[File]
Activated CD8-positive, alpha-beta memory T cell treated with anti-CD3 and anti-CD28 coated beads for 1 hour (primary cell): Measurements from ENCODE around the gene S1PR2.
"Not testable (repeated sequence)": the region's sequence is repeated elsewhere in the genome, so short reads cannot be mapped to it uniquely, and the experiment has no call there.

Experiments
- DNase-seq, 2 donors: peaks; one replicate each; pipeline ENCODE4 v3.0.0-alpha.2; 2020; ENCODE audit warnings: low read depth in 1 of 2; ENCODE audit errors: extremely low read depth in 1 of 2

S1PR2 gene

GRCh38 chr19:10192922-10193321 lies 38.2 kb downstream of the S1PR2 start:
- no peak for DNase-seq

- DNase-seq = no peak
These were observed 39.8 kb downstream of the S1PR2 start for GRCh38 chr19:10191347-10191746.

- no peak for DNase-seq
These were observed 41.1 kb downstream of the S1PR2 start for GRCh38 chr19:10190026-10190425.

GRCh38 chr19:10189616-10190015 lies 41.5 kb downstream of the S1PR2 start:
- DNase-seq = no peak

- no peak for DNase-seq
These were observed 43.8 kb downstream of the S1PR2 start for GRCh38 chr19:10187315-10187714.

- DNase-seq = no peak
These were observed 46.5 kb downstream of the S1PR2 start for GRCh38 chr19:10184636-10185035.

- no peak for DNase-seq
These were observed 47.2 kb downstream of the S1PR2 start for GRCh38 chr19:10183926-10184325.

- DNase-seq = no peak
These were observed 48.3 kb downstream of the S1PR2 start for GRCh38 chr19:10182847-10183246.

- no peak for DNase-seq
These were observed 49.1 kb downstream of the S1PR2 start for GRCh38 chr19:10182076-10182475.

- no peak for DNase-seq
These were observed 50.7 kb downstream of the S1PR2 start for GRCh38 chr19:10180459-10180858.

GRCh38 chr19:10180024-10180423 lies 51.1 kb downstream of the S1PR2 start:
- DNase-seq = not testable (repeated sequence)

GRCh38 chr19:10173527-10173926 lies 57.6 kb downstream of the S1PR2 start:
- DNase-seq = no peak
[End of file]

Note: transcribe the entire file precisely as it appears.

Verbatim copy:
Activated CD8-positive, alpha-beta memory T cell treated with anti-CD3 and anti-CD28 coated beads for 1 hour (primary cell): Measurements from ENCODE around the gene S1PR2.
"Not testable (repeated sequence)": the region's sequence is repeated elsewhere in the genome, so short reads cannot be mapped to it uniquely, and the experiment has no call there.

Experiments
- DNase-seq, 2 donors: peaks; one replicate each; pipeline ENCODE4 v3.0.0-alpha.2; 2020; ENCODE audit warnings: low read depth in 1 of 2; ENCODE audit errors: extremely low read depth in 1 of 2

S1PR2 gene

GRCh38 chr19:10192922-10193321 lies 38.2 kb downstream of the S1PR2 start:
- no peak for DNase-seq

- DNase-seq = no peak
These were observed 39.8 kb downstream of the S1PR2 start for GRCh38 chr19:10191347-10191746.

- no peak for DNase-seq
These were observed 41.1 kb downstream of the S1PR2 start for GRCh38 chr19:10190026-10190425.

GRCh38 chr19:10189616-10190015 lies 41.5 kb downstream of the S1PR2 start:
- DNase-seq = no peak

- no peak for DNase-seq
These were observed 43.8 kb downstream of the S1PR2 start for GRCh38 chr19:10187315-10187714.

- DNase-seq = no peak
These were observed 46.5 kb downstream of the S1PR2 start for GRCh38 chr19:10184636-10185035.

- no peak for DNase-seq
These were observed 47.2 kb downstream of the S1PR2 start for GRCh38 chr19:10183926-10184325.

- DNase-seq = no peak
These were observed 48.3 kb downstream of the S1PR2 start for GRCh38 chr19:10182847-10183246.

- no peak for DNase-seq
These were observed 49.1 kb downstream of the S1PR2 start for GRCh38 chr19:10182076-10182475.

- no peak for DNase-seq
These were observed 50.7 kb downstream of the S1PR2 start for GRCh38 chr19:10180459-10180858.

GRCh38 chr19:10180024-10180423 lies 51.1 kb downstream of the S1PR2 start:
- DNase-seq = not testable (repeated sequence)

GRCh38 chr19:10173527-10173926 lies 57.6 kb downstream of the S1PR2 start:
- DNase-seq = no peak